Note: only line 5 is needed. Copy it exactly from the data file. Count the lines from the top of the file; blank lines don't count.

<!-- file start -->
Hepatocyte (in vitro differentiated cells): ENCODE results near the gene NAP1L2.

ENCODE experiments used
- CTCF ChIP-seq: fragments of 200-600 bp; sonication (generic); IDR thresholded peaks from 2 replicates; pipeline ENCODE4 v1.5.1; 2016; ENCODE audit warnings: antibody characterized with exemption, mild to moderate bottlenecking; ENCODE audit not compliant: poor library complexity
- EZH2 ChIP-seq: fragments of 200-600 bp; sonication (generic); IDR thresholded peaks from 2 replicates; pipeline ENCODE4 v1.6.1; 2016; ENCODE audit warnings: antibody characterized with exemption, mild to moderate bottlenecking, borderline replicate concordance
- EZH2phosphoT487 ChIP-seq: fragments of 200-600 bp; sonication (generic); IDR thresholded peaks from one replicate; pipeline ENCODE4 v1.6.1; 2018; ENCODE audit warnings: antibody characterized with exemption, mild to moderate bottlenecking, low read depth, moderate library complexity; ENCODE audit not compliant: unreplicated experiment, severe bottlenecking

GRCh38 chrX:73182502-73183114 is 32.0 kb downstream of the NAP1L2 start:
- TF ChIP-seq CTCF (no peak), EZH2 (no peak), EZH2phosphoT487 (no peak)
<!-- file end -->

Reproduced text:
- EZH2phosphoT487 ChIP-seq: fragments of 200-600 bp; sonication (generic); IDR thresholded peaks from one replicate; pipeline ENCODE4 v1.6.1; 2018; ENCODE audit warnings: antibody characterized with exemption, mild to moderate bottlenecking, low read depth, moderate library complexity; ENCODE audit not compliant: unreplicated experiment, severe bottlenecking